Profits and balance sheet developments at U.S. commercial banks in 2000
William F. Bassett and
Egon Zakrajsek ()
Federal Reserve Bulletin, 2001, issue Jun, 367-393
The profitability of the U.S. commercial banking industry remained robust in 2000, but returns on equity and on commercial bank assets fell back somewhat from the peak reached in 1999. The falloff reflected a continuation of the decline in net interest margin that dates from the extraordinarily high levels of the early 1990s, a significant increase in loan-loss provisions, and a notable slowing in noninterest income growth. The expansion of bank balance sheets was much stronger in 2000 than in the preceding year, as growth of both loans and securities accelerated. The pickup in loan growth resulted mainly from a marked decline in securitizations, which boosted the growth of consumer loans in bank portfolios, and from business and real estate lending. The faster growth of securities was due to a surge in trading accounts, as runoffs of U.S. Treasury securities damped the growth of investment accounts.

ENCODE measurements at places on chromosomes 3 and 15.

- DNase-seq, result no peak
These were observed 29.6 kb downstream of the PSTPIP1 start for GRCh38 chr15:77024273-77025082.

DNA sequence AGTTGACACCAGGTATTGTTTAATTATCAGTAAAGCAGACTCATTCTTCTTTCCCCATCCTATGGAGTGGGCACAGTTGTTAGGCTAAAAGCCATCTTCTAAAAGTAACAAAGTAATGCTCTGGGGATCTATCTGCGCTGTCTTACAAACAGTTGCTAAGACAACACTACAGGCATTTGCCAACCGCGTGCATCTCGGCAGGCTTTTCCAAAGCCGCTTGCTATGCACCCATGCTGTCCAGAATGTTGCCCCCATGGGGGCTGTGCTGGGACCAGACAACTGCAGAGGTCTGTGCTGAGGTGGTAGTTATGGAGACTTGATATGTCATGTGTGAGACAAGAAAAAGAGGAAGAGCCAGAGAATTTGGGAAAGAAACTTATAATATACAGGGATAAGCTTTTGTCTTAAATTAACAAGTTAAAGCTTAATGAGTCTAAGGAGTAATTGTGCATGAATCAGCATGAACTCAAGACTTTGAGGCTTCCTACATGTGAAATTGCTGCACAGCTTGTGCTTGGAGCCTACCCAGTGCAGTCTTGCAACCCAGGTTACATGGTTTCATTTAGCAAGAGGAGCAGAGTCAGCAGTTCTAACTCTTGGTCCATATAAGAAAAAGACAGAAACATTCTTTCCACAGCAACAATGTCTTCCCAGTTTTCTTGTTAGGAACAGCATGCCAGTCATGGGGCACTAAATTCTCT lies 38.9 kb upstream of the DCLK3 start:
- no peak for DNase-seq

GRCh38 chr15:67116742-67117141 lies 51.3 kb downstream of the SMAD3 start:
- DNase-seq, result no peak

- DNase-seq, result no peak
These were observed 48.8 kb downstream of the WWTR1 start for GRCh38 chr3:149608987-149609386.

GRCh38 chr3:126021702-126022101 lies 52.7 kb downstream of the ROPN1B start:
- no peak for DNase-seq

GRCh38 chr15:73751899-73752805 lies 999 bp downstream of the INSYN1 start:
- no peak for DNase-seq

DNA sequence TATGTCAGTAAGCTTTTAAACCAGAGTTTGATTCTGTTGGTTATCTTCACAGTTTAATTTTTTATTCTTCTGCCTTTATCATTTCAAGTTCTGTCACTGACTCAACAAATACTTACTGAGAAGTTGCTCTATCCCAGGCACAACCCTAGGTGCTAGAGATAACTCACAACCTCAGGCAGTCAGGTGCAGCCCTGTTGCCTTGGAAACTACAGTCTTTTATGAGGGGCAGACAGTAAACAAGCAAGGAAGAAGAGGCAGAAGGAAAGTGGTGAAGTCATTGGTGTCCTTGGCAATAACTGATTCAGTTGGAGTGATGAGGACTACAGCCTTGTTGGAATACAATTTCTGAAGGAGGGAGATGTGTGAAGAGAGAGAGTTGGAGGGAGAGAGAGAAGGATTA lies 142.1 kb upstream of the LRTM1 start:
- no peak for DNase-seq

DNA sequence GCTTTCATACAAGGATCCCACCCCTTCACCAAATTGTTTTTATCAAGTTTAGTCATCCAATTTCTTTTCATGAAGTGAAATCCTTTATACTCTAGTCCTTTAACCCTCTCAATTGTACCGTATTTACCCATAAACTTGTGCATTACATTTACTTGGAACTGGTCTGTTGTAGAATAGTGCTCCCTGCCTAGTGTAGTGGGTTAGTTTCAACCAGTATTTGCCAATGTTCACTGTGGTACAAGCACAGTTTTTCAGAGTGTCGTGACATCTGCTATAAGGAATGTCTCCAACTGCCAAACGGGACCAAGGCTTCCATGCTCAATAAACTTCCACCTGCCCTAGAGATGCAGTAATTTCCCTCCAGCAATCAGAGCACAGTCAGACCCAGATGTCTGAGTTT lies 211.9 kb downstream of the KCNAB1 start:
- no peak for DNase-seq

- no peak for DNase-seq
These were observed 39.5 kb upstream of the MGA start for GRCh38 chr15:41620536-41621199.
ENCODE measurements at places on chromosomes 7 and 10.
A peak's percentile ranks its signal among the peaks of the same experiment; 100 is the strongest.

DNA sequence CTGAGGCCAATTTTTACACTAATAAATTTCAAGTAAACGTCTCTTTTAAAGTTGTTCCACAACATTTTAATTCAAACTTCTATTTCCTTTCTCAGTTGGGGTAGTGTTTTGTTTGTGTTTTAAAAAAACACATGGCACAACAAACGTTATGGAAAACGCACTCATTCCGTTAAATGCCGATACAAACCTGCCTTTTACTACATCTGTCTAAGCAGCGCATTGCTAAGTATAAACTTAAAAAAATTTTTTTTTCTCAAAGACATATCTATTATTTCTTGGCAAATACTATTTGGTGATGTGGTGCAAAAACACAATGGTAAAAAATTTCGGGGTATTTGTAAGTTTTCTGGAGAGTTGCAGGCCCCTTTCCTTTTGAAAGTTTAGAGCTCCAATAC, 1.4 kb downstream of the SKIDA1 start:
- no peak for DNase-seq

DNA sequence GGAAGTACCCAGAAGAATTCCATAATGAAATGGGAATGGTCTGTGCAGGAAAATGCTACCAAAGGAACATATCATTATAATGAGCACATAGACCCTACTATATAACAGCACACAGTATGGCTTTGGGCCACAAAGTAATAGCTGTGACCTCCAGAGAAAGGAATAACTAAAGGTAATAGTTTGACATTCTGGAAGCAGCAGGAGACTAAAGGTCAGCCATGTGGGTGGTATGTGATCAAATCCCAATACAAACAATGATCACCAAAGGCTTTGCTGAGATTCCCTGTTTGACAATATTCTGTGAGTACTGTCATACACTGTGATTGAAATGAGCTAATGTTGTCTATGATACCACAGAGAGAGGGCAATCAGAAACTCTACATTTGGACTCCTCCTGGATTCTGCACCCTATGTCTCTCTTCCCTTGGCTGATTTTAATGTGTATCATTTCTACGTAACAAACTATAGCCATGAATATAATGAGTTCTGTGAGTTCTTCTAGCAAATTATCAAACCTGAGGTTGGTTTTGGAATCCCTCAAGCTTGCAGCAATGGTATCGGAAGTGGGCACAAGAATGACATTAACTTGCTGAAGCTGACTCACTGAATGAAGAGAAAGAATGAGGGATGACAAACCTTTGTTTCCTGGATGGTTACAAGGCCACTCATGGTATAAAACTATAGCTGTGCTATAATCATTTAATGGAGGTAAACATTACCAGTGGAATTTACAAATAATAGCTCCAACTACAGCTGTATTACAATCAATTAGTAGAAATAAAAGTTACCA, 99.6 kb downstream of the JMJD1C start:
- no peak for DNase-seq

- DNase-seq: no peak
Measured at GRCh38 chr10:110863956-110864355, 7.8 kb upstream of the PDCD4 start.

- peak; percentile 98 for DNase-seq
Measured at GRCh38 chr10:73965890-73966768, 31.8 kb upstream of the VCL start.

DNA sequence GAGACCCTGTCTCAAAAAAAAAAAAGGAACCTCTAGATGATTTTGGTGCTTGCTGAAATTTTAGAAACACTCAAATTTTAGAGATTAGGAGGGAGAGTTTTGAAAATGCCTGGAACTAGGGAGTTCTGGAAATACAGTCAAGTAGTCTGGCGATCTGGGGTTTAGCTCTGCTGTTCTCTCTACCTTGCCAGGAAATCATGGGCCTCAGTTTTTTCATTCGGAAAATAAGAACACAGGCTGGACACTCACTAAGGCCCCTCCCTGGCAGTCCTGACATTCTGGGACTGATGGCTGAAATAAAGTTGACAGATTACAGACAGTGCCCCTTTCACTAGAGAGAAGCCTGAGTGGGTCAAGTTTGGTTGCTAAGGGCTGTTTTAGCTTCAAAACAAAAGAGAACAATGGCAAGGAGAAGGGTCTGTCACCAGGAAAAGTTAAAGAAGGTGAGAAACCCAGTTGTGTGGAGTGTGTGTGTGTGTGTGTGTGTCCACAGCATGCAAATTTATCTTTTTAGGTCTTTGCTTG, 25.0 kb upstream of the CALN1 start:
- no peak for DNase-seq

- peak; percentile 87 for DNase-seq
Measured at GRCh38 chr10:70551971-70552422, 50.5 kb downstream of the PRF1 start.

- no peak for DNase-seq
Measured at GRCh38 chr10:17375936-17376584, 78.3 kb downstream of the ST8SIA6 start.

Keywords: Banks and banking; Bank profits; Bank assets (search for similar items in EconPapers)
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